The story revolves around the behind the scenes goings-on of the fictional TV network UBS as they struggle to fix their falling ratings. William Holden plays the role of Max Schumacher, the president of the network’s news division. Due to declining ratings, it’s been decided by UBS that Max’s best friend and longtime news anchor Howard Beale (played by an Oscar-winning Peter Finch) will be taken off the air in two weeks.

The day after Howard is told the news, he goes to work and calmly announces on live television that he plans on committing suicide on the evening broadcast next week. The higher-ups at UBS want Beale fired immediately before he can follow through with his threat. However, Max is able to persuade them to let Howard go on the air one last time to give him a chance to apologize and allow him a more dignified goodbye.

But once Howard is back on live television, rather than give the apology he promised, he instead launches into an unstable rant that causes ratings to go through the roof. Although Max would be happy to downplay Howard’s outburst and move on, he is very quickly overruled by his fellow executives at UBS, particularly programming chief Diana Christensen (played by an Oscar-winning Faye Dunaway), who is intent on exploiting the public’s fascination with the unraveling Howard Beale for all it’s worth.

Network ended up winning 4 Oscars, including one for Paddy Chayefsky for Best Original Screenplay. This win made him the first screenwriter in history to win 3 Oscars for scripts he had written without any writing partners (his 2 previous wins were for the movies Marty and The Hospital). Beatrice Straight’s Best Supporting Actress win (for her role as Max's wife, Louise), also, holds the record as the shortest Oscar-winning performance in film history, clocking in at only a little over 5 minutes of screen time. Sadly, Peter Finch had died of a heart attack shortly before the Oscar ceremony, making him the first actor to actually win a posthumous Academy Award.

Eerily, Network came out only two years after the real on-air suicide of Florida reporter Christine Chubbuck, causing many people to assume that the film was directly inspired by the tragedy. In reality, Chayefsky had already been working on the screenplay when the death occurred and never even bothered to mention the tragic event in his notes, making it simply a strange synchronicity. Many reviewers have since pointed out the prophetic nature of the film with acclaimed screenwriter Aaron Sorkin even saying, “no predictor of the future - even Orwell - has ever been as right as Chayefsky was when he wrote Network.”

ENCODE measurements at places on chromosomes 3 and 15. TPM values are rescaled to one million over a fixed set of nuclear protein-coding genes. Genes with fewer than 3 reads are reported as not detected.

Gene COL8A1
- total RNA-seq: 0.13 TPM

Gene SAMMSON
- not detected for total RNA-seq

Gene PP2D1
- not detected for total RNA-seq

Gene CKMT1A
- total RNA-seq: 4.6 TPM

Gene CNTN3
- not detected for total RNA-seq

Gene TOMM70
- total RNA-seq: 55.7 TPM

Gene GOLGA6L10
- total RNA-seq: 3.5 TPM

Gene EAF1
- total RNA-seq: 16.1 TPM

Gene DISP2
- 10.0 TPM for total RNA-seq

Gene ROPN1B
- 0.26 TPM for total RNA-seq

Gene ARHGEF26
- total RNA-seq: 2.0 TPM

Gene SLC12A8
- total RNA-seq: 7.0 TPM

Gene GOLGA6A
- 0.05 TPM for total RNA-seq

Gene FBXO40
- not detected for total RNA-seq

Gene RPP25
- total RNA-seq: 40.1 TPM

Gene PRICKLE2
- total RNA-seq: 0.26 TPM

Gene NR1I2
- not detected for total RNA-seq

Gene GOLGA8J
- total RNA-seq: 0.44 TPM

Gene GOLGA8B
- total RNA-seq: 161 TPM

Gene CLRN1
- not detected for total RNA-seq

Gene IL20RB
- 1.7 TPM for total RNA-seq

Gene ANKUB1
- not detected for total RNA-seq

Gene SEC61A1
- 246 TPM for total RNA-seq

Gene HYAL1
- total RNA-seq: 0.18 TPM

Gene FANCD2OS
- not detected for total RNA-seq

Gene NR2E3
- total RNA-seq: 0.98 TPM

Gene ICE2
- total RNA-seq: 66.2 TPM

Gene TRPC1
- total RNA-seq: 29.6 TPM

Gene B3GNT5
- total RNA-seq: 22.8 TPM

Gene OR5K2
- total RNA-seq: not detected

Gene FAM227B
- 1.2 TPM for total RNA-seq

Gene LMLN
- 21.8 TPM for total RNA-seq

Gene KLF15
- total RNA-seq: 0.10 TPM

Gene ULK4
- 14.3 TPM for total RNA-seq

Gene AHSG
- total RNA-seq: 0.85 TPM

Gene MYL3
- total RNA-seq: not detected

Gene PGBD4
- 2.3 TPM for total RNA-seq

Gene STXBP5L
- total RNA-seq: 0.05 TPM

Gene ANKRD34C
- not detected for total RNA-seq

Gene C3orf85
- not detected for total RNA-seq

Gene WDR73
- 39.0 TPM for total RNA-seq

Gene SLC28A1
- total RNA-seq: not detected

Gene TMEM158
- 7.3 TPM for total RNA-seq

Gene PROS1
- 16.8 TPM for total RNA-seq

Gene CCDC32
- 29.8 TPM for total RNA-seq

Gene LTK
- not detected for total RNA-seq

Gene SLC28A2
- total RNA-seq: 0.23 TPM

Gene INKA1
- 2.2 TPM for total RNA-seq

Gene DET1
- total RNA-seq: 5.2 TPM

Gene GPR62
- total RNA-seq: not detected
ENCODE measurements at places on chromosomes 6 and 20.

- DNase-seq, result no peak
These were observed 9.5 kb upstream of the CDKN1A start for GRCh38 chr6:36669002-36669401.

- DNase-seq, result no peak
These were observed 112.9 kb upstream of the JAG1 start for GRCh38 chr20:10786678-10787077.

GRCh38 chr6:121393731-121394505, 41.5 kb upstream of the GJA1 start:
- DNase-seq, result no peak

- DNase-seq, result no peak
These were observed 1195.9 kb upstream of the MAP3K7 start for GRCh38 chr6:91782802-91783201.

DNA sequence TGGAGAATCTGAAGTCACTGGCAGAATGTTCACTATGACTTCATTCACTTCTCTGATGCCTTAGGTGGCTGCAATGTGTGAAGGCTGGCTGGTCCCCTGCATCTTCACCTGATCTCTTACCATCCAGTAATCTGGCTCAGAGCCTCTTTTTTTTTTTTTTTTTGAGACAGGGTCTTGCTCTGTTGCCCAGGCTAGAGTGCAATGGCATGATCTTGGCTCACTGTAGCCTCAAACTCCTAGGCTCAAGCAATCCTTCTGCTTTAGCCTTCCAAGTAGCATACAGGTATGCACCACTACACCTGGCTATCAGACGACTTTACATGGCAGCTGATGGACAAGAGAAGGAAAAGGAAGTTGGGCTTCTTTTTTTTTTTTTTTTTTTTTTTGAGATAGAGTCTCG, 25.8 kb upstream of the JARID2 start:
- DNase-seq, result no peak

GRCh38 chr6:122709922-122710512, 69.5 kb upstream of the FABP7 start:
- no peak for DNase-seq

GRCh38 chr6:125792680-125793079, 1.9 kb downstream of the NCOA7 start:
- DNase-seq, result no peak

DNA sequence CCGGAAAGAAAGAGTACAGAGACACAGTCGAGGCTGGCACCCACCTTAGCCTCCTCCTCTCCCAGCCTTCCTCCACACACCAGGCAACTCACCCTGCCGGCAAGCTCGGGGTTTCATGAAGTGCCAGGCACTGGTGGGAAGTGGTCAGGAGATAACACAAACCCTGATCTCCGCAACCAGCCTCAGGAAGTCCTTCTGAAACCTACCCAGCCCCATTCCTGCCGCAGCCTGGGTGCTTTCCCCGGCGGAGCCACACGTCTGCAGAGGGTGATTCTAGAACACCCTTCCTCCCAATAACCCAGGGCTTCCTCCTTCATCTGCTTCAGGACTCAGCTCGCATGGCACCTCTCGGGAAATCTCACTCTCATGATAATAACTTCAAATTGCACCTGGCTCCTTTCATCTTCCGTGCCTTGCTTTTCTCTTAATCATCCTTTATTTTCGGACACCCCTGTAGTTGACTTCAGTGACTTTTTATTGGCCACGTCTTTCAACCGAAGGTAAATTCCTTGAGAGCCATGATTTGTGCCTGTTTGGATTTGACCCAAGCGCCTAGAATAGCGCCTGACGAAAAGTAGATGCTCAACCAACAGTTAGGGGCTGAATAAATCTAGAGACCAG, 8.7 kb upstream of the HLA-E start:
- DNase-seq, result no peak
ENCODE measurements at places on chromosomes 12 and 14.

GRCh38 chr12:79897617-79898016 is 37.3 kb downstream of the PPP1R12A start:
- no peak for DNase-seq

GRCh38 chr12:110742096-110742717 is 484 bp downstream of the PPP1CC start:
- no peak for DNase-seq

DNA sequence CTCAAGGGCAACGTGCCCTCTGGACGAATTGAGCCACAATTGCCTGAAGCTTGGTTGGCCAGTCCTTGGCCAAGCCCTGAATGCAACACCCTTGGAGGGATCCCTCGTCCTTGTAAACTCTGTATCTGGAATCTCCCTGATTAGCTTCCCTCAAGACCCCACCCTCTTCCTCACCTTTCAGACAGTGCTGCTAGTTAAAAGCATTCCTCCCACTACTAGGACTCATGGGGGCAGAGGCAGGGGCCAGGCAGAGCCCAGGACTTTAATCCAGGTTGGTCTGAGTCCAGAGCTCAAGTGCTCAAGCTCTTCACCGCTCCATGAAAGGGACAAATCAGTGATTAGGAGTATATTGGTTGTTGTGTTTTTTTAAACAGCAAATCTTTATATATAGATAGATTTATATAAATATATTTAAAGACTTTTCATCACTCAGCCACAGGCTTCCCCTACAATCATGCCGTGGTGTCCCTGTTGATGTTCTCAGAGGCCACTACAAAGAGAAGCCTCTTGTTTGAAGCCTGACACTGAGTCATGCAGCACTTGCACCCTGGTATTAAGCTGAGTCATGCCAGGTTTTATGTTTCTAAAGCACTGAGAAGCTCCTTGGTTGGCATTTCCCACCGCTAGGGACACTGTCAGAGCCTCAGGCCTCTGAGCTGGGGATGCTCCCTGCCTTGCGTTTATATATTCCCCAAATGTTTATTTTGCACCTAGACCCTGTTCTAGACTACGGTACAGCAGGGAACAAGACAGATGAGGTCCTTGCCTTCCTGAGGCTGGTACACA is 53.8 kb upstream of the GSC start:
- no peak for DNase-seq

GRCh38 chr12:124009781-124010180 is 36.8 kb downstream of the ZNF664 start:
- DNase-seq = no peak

4. Stalag 17 (1953)

Reuniting Bill Holden with his Sunset Boulevard director, Billy Wilder (who also co-wrote and produced this movie), Stalag 17 is the film that finally won William Holden his one and only Oscar for Best Actor. Based on the Broadway play by Donald Bevan and Edmund Trzcinski, the film is set during WWII at a German POW camp known as Stalag 17.

The story focuses on one particular barrack at the camp, where the prisoners have begun to suspect that they might have an informant in their midst. Suspicion soon falls on J.J. Sefton (Holden), a shameless schemer who always seems to have an angle with the German guards and, unlike most of the prisoners, appears to have no desire to escape. Sefton, also, has a cunning way of getting away with a lot more than other prisoners, including running a distillery and gambling ring for the men’s entertainment. Since Sefton bribes the German guards fairly openly, he seems like the obvious choice for the barrack’s mole but, focusing on Sefton might, actually, be blinding the men to the real traitor in their midst.

The original play, Stalag 17, had been based on playwrights Bevan and Trzcinski’s real-life experiences as prisoners-of-war at Stalag 17B in Austria. Trzcinski even has a cameo in the film version in the bit role of Triz. Unusually for a movie, Stalag 17 was, actually, shot in chronological order with the identity of the real informant kept secret from certain members of the cast until the last 3 days of shooting.